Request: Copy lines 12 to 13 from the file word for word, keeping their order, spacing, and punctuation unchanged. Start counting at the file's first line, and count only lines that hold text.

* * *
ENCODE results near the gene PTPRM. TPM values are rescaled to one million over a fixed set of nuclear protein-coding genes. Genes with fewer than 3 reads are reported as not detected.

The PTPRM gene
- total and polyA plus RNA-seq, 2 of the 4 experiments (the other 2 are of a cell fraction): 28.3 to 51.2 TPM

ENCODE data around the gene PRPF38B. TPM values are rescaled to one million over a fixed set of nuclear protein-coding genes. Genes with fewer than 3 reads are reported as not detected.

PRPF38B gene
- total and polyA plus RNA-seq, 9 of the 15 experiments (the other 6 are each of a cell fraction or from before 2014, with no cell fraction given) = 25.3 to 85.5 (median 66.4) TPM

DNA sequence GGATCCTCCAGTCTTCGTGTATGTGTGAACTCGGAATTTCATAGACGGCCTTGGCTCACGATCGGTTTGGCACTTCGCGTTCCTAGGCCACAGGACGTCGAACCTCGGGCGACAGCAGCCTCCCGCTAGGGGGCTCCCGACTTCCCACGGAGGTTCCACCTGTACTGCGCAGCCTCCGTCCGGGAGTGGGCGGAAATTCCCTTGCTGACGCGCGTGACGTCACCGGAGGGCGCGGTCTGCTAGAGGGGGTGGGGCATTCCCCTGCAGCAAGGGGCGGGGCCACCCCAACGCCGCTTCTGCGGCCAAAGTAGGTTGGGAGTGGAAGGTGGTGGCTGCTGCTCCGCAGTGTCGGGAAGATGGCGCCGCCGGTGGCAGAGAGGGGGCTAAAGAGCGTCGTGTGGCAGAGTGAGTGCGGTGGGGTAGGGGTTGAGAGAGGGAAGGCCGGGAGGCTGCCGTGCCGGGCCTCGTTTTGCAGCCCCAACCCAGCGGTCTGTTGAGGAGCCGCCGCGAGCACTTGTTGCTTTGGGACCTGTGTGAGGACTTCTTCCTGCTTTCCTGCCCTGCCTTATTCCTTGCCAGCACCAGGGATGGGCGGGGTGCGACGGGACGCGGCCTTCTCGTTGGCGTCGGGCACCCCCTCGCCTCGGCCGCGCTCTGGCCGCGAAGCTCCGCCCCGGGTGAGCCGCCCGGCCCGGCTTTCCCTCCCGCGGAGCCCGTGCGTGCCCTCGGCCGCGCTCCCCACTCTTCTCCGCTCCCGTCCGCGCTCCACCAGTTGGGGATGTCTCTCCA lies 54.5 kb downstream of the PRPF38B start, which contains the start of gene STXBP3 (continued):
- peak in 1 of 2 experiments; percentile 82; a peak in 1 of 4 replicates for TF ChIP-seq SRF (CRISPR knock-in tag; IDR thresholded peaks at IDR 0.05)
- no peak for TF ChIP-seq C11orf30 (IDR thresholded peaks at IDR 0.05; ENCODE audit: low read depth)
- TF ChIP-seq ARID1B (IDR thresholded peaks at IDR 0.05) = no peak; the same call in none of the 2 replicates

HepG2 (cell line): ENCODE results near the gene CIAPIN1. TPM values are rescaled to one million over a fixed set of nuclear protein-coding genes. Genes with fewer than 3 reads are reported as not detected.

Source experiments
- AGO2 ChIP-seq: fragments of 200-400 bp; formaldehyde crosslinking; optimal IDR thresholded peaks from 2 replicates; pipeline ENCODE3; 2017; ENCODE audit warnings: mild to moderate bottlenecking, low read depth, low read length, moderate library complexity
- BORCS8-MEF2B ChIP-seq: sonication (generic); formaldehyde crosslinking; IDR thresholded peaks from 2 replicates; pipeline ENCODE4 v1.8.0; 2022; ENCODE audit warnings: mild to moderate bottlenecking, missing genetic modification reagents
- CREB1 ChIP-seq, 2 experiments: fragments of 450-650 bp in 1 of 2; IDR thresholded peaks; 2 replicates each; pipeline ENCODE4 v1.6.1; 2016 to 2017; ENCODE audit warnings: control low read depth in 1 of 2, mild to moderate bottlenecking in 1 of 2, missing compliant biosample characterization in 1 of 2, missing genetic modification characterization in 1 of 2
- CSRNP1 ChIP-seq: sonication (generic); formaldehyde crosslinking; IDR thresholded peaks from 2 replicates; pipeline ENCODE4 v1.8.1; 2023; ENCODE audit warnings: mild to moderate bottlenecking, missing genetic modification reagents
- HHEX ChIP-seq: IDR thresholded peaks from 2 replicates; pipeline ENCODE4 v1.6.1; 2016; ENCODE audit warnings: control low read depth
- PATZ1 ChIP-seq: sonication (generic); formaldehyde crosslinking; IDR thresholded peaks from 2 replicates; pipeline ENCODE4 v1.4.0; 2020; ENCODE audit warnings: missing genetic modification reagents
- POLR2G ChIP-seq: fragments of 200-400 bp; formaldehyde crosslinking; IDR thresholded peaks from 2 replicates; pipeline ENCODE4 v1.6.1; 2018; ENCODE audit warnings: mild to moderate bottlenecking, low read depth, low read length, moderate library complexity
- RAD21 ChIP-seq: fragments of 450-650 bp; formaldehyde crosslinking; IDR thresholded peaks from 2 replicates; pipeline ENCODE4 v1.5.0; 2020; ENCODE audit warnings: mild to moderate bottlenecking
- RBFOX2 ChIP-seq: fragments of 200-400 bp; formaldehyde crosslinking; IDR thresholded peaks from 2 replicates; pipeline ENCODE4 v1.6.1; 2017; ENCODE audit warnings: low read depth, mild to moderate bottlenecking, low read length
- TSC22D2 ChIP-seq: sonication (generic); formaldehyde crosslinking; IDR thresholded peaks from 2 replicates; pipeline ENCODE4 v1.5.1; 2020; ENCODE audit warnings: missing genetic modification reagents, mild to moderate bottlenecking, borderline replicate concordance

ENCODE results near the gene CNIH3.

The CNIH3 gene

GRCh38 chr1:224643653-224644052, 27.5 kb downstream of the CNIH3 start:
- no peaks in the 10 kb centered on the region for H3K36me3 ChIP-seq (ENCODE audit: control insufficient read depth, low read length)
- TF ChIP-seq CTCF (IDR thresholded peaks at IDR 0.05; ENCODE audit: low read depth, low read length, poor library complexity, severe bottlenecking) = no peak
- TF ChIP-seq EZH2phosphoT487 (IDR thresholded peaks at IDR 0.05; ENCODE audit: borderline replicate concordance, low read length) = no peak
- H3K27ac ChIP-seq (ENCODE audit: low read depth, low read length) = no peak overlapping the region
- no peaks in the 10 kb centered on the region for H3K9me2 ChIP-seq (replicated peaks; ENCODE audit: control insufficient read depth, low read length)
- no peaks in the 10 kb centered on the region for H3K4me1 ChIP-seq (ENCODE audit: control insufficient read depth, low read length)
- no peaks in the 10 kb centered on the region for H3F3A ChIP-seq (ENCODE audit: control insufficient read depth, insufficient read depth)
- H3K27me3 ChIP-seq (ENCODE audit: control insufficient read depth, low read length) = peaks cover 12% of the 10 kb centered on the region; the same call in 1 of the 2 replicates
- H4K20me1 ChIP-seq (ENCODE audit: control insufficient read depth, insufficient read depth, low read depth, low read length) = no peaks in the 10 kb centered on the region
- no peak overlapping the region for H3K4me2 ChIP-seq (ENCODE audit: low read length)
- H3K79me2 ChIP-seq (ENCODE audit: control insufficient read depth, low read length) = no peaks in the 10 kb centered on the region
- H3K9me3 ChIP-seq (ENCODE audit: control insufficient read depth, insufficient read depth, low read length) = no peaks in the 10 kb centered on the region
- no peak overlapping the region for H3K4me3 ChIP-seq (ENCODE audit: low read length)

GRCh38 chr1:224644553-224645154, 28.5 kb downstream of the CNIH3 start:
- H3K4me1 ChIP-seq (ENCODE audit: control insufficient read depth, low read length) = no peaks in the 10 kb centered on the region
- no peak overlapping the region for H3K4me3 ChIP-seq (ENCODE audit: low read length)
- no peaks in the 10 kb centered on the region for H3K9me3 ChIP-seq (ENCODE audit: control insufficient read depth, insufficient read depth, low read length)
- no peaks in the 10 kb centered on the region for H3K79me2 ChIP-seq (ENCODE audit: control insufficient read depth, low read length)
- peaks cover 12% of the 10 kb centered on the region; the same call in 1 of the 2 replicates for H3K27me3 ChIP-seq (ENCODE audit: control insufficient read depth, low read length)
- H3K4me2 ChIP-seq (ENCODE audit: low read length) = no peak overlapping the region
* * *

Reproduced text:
Source experiments
- AGO2 ChIP-seq: fragments of 200-400 bp; formaldehyde crosslinking; optimal IDR thresholded peaks from 2 replicates; pipeline ENCODE3; 2017; ENCODE audit warnings: mild to moderate bottlenecking, low read depth, low read length, moderate library complexity